– user2039981
    Jun 21 '14 at 17:57
  • 1
    that's a good deal more complex. in that case, you should create an off-screen canvas, and each frame draw the objects you want trailed onto that canvas using the partial-erase method described here, and also each frame clear the main canvas 100%, draw the non-trailed objects, and then composite the off-screen canvas onto the main one using drawImage(). You'll also need to set the globalCompositeOperation to something appropriate for the images. eg "multiply" would work well for dark objects on a light background. Jun 22 '14 at 6:04
9

This is what I use, regardless boundaries and matrix transformations:

function clearCanvas(canvas) {
  const ctx = canvas.getContext('2d');
  ctx.save();
  ctx.globalCompositeOperation = 'copy';
  ctx.strokeStyle = 'transparent';
  ctx.beginPath();
  ctx.lineTo(0, 0);
  ctx.stroke();
  ctx.restore();
}

Basically, it saves the current state of the context, and draws a transparent pixel with copy as globalCompositeOperation. Then, restores the previous context state.

0
7

This worked for my pieChart in chart.js

<div class="pie_nut" id="pieChartContainer">
    <canvas id="pieChart" height="5" width="6"></canvas> 
</div>

$('#pieChartContainer').html(''); //remove canvas from container
$('#pieChartContainer').html('<canvas id="pieChart" height="5" width="6"></canvas>'); //add it back to the container
5

I have found that in all browsers I test, the fastest way is to actually fillRect with white, or whataever color you would like. I have a very large monitor and in full screen mode the clearRect is agonizingly slow, but the fillRect is reasonable.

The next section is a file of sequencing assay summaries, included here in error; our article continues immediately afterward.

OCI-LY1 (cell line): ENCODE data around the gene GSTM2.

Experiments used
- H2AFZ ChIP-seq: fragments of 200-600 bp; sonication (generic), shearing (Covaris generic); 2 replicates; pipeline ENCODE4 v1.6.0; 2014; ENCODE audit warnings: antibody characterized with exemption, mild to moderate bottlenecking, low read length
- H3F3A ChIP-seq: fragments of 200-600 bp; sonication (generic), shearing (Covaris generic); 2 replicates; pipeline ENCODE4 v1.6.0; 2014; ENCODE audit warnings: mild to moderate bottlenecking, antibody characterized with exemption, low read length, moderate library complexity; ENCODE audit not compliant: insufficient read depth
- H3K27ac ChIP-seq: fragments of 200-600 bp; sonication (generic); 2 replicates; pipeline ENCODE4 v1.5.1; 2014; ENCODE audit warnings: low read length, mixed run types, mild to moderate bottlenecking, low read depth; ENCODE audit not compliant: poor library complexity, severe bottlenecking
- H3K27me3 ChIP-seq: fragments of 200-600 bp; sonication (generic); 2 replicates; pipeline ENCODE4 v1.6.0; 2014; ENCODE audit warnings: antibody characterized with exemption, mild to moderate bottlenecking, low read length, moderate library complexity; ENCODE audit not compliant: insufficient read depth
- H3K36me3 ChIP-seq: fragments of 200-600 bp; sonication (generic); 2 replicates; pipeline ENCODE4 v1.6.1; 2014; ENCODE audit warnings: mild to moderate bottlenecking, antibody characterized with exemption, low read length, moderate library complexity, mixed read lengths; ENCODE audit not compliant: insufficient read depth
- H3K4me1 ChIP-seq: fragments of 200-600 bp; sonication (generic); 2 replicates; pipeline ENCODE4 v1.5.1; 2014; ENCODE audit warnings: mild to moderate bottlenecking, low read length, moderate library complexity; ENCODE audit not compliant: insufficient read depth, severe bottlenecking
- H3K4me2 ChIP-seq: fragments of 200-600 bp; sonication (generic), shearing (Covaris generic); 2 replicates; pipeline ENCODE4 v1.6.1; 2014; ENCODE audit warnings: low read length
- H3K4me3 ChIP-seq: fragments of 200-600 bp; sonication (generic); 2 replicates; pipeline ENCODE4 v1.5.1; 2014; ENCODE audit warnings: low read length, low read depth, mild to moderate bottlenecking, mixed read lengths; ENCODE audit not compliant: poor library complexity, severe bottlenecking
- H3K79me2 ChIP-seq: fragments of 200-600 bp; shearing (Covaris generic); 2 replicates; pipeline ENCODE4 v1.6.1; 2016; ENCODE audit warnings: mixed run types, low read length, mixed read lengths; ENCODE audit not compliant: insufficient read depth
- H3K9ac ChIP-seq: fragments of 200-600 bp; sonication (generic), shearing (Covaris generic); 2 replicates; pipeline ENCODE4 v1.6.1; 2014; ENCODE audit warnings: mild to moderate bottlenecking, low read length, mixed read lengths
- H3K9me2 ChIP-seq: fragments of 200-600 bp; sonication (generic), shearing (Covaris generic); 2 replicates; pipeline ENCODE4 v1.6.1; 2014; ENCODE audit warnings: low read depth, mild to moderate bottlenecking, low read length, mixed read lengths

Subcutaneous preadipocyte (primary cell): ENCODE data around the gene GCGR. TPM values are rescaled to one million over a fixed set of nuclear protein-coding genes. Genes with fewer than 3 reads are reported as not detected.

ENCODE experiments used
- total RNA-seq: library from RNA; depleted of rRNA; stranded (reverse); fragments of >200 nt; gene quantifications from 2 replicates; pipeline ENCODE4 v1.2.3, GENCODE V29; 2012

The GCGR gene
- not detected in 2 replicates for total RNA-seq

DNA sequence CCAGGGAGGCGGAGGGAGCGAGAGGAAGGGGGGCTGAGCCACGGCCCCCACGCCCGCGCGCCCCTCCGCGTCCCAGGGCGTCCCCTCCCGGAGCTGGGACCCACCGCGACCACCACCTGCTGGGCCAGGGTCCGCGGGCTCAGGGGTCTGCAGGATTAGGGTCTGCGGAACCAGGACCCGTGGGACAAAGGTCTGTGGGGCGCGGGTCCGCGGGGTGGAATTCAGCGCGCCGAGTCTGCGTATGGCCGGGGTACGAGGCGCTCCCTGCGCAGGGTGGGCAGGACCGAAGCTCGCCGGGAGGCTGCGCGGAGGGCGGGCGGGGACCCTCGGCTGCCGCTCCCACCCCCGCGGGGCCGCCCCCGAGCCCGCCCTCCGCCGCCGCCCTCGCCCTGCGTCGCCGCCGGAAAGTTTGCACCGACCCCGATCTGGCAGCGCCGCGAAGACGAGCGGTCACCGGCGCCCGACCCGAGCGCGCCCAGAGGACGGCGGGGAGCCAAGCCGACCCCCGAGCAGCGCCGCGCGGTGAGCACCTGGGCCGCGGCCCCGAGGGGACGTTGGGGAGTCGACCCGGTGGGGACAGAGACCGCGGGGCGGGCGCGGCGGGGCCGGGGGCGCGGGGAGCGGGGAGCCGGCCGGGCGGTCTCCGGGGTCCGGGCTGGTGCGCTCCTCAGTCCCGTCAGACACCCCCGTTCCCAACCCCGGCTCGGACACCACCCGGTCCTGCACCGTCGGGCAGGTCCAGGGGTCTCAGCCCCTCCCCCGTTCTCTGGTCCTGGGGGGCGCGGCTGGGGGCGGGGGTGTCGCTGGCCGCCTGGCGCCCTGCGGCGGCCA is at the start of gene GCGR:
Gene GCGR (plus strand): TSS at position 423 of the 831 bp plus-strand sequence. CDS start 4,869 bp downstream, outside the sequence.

context.fillStyle = "#ffffff";
context.fillRect(0,0,canvas.width, canvas.height);

The drawback is that the canvas is no longer transparent.

5

the shortest way:

canvas.width += 0
2
  • sure its short but also a bit confusing, if im reading that line of code i wouldnt think of it clearing the canvas
    – Luke_
    Sep 9 '20 at 14:44
  • the shortest or most efficient way doesnt have to be the best way
    – Luke_
    Sep 29 '20 at 9:09
5

I always use

cxt.fillStyle = "rgb(255, 255, 255)";
cxt.fillRect(0, 0, canvas.width, canvas.height);

For a custom color, and

ctx.clearRect(0, 0, canvas.width, canvas.height);

For making the canvas transparent when clearing

3
  • this is the easiest way! Well, for me at least. Mar 25 '20 at 11:15
  • No, it does not do the job. <canvas> is transparent by default. It should show the underlying content in case it overlaps with other HTML elements. With your code above, you assumed the parent of the canvas (most likely <body>) has a white background. On the other hand ctx.clearRect(0, 0, canvas.width, canvas.height) does the job correctly. Sep 7 '20 at 2:29
  • You are correct, I will edit the answer. Completely forgot about that method! Sep 8 '20 at 16:55
4

in webkit you need to set the width to a different value, then you can set it back to the initial value

0
4
function clear(context, color)
{
    var tmp = context.fillStyle;
    context.fillStyle = color;
    context.fillRect(0, 0, context.canvas.width, context.canvas.height);
    context.fillStyle = tmp;
}
1
  • This is slower than clearRect(0,0,canvas.width,canvas.height)
    – sEver
    Apr 1 '15 at 12:42
4

A simple, but not very readable way is to write this:

var canvas = document.getElementId('canvas');

// after doing some rendering

canvas.width = canvas.width;  // clear the whole canvas
2
context.clearRect(0,0,w,h)   

fill the given rectangle with RGBA values :
0 0 0 0 : with Chrome
0 0 0 255 : with FF & Safari

But

context.clearRect(0,0,w,h);    
context.fillStyle = 'rgba(0,0,0,1)';  
context.fillRect(0,0,w,h);  

let the rectangle filled with
0 0 0 255
no matter the browser !

2
Context.clearRect(starting width, starting height, ending width, ending height);

Example: context.clearRect(0, 0, canvas.width, canvas.height);

2

I always use this

ctx.clearRect(0, 0, canvas.width, canvas.height)
window.requestAnimationFrame(functionToBeCalled)

NOTE

combining clearRect and requestAnimationFrame allows for more fluid animation if that is what you're going for

1

fastest way:

canvas = document.getElementById("canvas");
c = canvas.getContext("2d");